Cashing in

07 July 2010 | Article

With companies capitalizing on markets for natural products and services, some nature conservation organizations are also developing commercial enterprises that generate funds
for conservation.

Nature conservation is starting to be seen as a viable business proposition also by conservation organizations, and we’re seeing momentum building in the world of biodiversity business,” says Giulia Carbone of IUCN’s Business and Biodiversity Programme.

Biodiversity businesses are defined as commercial enterprises that generate profits through activities which conserve biodiversity, use biological resources sustainably, and share the benefits arising from this use equitably.

“Many organizations, including IUCN Members, are tapping into the growing demand for responsible products and services,” Carbone adds. “Businesses are growing across a range of sectors, from the more traditional eco-tourism operations to natural ingredients that support the growing wellness industry to ‘knowledge products’, such as wildlife field guides. Many of these are delivering positive results for both business and biodiversity.”

One example is the Asia Network for Sustainable Agriculture and Bioresources (ANSAB) which created Himalayan BioTrade Private Limited (HBTL), a consortium of community-based enterprises that markets non timber forest products nationally and internationally. Key products are essential oils, handmade paper and medicinal and aromatic plants from Nepal. Essential oils and handmade paper have the greatest international demand, particularly by the cosmetics industry. HBTL targets the supply chains of multinational companies that are committed to sustainability and are willing to pay more for sustainably-sourced natural products. So far, it has engaged with Aveda, S & D Aroma and Altromercato which have provided local enterprises with business expertise. Thanks to HBTL, more than 80,000 hectares of forest and pasture have come under improved management through community forestry, while enterprise creation has benefited more than 15,000 households.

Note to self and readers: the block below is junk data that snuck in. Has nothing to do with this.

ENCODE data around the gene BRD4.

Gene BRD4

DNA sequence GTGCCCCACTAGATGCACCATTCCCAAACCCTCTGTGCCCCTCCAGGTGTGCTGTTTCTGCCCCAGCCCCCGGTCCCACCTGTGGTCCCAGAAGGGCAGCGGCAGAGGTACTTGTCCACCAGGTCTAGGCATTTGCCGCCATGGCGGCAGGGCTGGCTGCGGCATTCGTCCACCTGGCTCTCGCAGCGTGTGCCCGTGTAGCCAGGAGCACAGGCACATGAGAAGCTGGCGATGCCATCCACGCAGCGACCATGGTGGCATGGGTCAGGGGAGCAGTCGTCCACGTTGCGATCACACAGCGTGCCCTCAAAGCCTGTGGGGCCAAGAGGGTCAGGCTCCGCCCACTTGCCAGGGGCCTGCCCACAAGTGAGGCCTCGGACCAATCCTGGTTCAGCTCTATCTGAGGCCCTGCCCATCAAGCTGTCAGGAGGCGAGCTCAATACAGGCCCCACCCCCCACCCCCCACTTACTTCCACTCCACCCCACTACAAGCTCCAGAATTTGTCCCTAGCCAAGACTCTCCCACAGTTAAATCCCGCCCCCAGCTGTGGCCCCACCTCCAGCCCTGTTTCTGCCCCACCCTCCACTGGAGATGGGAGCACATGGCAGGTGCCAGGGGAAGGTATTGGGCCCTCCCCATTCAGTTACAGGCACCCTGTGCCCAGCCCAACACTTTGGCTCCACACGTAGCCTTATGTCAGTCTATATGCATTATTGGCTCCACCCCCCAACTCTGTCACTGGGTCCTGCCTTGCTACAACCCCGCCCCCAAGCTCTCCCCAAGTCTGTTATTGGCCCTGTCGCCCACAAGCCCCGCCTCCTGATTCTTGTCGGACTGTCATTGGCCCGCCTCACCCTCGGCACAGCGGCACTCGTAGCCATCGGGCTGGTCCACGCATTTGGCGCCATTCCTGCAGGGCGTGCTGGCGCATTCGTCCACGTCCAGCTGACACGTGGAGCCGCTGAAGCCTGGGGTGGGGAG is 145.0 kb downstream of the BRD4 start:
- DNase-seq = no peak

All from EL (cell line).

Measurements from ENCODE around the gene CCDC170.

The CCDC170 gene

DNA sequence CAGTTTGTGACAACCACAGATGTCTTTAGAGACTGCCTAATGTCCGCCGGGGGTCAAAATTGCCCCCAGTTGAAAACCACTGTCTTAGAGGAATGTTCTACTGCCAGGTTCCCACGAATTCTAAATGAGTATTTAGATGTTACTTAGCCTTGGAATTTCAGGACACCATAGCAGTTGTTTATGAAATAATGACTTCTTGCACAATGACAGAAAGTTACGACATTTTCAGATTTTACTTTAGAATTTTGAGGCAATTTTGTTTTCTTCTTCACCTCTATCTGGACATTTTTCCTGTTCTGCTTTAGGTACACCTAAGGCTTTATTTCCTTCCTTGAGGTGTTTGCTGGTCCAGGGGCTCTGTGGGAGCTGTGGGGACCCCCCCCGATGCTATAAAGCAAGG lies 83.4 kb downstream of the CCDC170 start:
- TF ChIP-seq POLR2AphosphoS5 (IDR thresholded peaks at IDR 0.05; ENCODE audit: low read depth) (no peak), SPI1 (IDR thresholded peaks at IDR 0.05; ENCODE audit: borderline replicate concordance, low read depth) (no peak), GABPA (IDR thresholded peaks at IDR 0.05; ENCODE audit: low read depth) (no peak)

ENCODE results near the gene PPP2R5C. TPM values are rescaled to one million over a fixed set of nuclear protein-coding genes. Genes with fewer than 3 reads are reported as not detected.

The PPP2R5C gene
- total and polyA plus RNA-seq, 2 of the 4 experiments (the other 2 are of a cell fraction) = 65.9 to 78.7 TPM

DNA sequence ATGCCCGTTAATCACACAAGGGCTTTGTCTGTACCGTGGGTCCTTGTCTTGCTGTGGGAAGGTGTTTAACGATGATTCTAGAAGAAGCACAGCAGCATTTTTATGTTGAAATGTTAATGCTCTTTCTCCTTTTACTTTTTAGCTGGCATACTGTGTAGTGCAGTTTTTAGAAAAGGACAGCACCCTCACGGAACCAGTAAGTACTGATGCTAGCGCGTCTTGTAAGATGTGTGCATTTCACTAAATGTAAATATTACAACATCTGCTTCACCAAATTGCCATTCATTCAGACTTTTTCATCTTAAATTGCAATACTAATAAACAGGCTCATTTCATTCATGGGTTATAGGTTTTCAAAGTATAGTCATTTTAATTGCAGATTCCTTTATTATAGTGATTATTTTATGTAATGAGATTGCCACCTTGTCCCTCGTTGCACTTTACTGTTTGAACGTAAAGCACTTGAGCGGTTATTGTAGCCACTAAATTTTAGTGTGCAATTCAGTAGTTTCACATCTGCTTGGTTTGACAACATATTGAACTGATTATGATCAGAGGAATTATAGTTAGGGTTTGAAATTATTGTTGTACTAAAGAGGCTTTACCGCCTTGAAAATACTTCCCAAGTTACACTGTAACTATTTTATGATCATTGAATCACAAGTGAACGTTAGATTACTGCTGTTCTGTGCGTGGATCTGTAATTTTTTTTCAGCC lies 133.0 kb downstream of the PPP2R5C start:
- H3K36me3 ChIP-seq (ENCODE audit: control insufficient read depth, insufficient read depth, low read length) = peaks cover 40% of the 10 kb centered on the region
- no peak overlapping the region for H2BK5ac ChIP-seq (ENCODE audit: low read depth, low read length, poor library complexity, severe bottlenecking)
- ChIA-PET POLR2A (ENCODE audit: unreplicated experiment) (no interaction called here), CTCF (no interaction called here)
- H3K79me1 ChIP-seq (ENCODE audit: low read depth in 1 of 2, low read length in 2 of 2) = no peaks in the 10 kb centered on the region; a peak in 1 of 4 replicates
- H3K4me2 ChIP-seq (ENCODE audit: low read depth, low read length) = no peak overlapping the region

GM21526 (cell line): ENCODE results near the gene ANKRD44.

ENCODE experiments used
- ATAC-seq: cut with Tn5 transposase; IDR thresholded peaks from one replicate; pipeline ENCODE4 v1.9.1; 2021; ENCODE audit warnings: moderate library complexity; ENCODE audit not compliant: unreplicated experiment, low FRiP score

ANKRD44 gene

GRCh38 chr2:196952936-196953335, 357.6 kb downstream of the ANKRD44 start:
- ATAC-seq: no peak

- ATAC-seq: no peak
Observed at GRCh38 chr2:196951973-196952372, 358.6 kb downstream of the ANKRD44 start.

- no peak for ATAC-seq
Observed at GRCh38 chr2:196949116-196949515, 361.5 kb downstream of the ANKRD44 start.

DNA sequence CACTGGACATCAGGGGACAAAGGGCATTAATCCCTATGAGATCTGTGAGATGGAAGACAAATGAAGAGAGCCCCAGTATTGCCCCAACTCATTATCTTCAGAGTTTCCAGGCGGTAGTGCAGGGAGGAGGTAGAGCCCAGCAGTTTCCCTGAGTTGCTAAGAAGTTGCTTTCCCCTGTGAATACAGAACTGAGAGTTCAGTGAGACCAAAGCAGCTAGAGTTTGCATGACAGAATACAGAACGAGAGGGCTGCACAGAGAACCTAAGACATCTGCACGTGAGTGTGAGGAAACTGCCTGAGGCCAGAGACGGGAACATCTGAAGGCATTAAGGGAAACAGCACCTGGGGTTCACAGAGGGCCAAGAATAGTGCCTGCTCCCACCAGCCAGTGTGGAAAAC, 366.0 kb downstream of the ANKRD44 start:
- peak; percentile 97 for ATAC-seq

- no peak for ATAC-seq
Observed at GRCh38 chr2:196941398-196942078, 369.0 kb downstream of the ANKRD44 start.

In the Greater Mekong Region, WWF and the Swedish retailer IKEA are developing a model for sustainable rattan production and commercialization that has the potential to boost rural development and forest conservation in the region. Rattan, found in forests throughout the region is used for a variety of purposes, including furniture making. Village communities in Lao PDR, Cambodia and Viet Nam rely heavily on the rattan trade, with sales accounting for up to 50% of cash income in rural areas. The rattan trade is also an important source of foreign exchange earnings for countries in this region. But more than 90% of rattan processed in the Greater Mekong originates from natural forests and is being unsustainably harvested. The WWF-IKEA Sustainable Rattan Harvesting and Production Programme aims to give communities, governments and industry an economic reason to conserve forests, and IKEA, which sources much of its rattan from the area, wants to ensure a continued resource. WWF has helped create ‘village enterprises’ for harvesting, producing and marketing rattan in a sustainable and more commercially viable way. It has also helped to set up rattan nurseries to reduce the dependence on wild rattan. In Lao PDR, these plantations generate US$ 500 per year per hectare.

Many organizations, including IUCN Members, are tapping into the growing demand for responsible products and services.

The Flower Valley Conservation Trust, established in 1999, through a project with Fauna and Flora International (FFI) promotes the sustainable use of Cape Floral Kingdom fynbos flower products in the retail flower market. Wild flower harvesting has been a major source of traditional livelihood and employment in South Africa’s Western Cape region for decades but the region has been affected by the systematic removal of commercially-valuable species such as the King Protea and land conversion to agriculture. Through the engagement of scientists, sustainable harvest levels were defined for commercial varieties, to reduce risk to businesses while maximizing gains from the region’s natural capital. The King Protea and other species are sold to retailers in Europe such as Marks & Spencer and South African retailers including Pick ‘n Pay, a nationwide retailer that, like Marks & Spencer, is interested in securing a sustainable supply as well as helping with the development of the industry.

These are just some of the examples outlined in IUCN’s The Time for Biodiversity Business report, funded by the French Government together with a Guide to Enterprise Development for Conservation Organizations. Earlier this year, IUCN, in cooperation with the IUCN National Committee of the Netherlands, held a training workshop in the Mekong region to build the tourism-related business skills of conservation organizations that are working on tourism projects as part of their conservation programmes.

www.iucn.org/business


View of logging road in the Cameroon Forests